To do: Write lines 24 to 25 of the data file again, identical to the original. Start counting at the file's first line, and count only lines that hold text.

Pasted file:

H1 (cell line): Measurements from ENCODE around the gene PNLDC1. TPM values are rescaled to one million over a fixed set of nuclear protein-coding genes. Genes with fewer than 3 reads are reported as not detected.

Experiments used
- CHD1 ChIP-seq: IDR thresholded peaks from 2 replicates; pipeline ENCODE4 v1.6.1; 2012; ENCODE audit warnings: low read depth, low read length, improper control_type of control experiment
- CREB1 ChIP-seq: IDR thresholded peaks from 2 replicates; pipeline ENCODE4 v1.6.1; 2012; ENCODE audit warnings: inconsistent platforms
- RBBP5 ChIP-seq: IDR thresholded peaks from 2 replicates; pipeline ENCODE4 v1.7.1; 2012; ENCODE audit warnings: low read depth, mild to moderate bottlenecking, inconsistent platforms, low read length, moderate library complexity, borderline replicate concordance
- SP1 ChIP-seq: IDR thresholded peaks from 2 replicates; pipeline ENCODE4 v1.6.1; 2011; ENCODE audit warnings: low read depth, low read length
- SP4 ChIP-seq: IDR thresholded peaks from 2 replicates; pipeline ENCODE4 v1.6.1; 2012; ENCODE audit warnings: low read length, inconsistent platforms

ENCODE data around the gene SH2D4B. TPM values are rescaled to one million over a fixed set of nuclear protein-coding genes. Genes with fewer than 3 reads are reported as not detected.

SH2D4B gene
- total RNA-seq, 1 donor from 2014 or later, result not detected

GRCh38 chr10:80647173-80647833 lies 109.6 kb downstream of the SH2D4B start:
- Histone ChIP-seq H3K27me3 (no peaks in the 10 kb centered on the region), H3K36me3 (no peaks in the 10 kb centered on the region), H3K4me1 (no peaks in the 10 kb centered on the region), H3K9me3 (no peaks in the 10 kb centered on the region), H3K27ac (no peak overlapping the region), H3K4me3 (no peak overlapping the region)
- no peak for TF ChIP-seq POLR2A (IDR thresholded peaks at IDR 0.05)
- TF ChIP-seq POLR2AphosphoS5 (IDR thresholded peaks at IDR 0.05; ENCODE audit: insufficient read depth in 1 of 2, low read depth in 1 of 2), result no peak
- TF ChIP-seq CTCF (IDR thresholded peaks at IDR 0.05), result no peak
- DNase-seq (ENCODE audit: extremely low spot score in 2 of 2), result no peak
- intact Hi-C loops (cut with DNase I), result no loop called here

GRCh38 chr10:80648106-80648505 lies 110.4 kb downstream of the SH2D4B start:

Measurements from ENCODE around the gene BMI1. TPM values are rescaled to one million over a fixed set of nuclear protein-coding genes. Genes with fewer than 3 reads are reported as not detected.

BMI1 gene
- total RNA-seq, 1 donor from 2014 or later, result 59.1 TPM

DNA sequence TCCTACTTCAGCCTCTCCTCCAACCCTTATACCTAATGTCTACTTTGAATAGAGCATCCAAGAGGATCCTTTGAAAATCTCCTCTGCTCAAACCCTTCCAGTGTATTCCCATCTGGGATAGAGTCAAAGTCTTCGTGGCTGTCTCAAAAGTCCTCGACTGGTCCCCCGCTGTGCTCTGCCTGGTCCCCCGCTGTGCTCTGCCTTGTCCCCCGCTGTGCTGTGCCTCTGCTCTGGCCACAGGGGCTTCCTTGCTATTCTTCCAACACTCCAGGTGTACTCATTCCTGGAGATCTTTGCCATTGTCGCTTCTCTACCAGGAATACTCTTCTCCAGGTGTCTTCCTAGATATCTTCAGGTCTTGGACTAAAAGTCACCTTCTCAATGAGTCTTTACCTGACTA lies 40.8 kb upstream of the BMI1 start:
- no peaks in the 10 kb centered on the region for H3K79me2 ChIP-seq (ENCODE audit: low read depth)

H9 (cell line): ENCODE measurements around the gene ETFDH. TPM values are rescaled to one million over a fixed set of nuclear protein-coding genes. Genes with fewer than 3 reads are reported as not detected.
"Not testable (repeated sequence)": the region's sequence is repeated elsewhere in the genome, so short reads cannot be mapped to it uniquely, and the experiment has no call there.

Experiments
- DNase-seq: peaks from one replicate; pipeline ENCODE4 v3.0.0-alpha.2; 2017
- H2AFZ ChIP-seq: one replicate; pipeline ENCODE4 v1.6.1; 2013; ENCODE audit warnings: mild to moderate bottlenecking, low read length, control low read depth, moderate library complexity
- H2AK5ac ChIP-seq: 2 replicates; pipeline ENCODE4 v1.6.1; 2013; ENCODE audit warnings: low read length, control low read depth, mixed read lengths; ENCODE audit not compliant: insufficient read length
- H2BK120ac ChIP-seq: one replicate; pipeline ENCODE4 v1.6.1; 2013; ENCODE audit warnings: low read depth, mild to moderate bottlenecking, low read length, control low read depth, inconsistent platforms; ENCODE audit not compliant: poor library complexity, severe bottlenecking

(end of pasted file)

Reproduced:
H9 (cell line): ENCODE measurements around the gene ETFDH. TPM values are rescaled to one million over a fixed set of nuclear protein-coding genes. Genes with fewer than 3 reads are reported as not detected.
"Not testable (repeated sequence)": the region's sequence is repeated elsewhere in the genome, so short reads cannot be mapped to it uniquely, and the experiment has no call there.